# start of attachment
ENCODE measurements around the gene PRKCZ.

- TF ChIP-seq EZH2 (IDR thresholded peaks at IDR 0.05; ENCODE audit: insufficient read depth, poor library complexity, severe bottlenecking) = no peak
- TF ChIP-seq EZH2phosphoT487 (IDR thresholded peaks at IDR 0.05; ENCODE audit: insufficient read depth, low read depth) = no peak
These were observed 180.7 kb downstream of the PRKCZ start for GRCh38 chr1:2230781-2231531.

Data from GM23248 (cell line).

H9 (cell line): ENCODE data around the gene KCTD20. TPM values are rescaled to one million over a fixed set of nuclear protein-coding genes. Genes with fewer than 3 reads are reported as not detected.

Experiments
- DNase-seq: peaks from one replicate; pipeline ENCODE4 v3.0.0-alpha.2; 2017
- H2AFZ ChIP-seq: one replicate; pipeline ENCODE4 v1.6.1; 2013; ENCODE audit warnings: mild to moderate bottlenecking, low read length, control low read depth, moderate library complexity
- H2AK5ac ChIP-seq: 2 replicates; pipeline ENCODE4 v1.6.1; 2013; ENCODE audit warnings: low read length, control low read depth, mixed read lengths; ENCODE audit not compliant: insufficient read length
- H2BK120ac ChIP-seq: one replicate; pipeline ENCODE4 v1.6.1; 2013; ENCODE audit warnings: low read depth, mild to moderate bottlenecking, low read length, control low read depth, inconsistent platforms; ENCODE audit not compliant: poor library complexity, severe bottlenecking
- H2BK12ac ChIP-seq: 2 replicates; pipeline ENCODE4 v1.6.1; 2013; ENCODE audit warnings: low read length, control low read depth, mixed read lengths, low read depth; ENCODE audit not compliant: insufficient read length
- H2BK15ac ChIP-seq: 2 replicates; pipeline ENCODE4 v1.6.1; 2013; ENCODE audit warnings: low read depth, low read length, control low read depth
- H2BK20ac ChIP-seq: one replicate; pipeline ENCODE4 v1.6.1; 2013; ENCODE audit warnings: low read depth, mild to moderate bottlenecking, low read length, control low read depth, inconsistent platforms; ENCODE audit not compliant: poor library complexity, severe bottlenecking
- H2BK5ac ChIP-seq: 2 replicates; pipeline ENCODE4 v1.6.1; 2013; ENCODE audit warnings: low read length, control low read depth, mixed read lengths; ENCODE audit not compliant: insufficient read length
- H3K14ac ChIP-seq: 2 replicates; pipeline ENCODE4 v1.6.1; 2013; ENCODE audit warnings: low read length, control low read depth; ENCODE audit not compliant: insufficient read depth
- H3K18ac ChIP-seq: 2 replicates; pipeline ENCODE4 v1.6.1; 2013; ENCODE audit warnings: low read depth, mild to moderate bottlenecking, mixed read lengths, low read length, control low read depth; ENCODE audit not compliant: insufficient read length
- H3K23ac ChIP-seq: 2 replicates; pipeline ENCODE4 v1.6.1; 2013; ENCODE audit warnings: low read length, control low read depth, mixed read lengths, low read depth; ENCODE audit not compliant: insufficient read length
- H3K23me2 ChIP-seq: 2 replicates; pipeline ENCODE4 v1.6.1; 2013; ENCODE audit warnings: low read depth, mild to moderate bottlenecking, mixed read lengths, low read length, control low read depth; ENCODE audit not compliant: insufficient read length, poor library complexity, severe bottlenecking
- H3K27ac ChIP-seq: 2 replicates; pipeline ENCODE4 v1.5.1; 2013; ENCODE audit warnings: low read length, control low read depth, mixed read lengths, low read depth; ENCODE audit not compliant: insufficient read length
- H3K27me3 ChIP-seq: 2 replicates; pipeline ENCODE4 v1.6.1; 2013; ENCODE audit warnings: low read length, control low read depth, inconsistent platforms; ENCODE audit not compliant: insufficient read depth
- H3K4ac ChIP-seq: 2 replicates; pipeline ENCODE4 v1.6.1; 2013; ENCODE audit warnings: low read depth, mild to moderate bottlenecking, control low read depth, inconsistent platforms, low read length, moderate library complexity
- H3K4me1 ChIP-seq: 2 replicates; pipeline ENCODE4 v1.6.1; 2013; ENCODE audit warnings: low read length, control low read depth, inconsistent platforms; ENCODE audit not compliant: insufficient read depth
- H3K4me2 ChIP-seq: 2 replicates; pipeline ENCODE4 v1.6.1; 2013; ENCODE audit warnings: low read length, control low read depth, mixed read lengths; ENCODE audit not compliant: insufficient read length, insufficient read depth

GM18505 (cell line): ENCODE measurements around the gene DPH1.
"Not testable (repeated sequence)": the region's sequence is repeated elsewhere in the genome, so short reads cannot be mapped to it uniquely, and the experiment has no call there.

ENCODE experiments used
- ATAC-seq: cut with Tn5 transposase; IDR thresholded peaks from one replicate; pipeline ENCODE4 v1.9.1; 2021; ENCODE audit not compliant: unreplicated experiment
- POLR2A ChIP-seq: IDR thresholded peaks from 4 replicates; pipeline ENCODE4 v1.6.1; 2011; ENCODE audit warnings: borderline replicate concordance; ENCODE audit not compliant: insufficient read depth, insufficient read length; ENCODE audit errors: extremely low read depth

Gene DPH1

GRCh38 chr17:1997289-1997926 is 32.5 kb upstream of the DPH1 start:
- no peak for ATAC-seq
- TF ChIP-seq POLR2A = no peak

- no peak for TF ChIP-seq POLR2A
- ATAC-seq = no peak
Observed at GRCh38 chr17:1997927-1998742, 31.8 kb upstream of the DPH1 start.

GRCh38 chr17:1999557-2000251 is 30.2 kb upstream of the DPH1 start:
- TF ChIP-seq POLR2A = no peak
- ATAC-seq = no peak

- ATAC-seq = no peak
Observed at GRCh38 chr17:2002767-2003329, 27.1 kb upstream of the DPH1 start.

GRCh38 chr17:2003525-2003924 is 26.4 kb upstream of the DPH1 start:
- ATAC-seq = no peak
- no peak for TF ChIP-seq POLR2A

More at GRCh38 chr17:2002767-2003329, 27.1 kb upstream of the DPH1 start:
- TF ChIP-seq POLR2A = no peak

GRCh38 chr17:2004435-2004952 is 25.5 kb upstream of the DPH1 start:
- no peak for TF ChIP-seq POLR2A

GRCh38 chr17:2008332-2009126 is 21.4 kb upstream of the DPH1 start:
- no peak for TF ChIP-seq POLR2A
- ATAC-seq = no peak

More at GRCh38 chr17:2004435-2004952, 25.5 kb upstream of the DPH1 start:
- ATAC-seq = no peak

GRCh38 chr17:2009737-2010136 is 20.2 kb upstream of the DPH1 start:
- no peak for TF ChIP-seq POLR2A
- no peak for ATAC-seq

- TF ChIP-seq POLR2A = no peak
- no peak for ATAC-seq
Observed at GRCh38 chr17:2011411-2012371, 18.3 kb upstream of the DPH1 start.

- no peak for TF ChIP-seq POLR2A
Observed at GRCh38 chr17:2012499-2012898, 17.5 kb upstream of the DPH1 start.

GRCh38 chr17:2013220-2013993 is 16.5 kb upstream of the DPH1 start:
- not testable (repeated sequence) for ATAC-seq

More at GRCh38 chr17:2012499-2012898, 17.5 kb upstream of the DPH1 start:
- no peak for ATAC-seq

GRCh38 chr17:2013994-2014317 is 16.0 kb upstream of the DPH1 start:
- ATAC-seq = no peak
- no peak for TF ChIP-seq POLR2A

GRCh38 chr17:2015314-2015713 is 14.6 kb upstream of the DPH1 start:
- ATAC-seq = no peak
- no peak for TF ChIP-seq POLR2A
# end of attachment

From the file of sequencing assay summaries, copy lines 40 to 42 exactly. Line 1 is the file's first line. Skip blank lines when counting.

- ATAC-seq = no peak
Observed at GRCh38 chr17:2002767-2003329, 27.1 kb upstream of the DPH1 start.

GRCh38 chr17:2003525-2003924 is 26.4 kb upstream of the DPH1 start: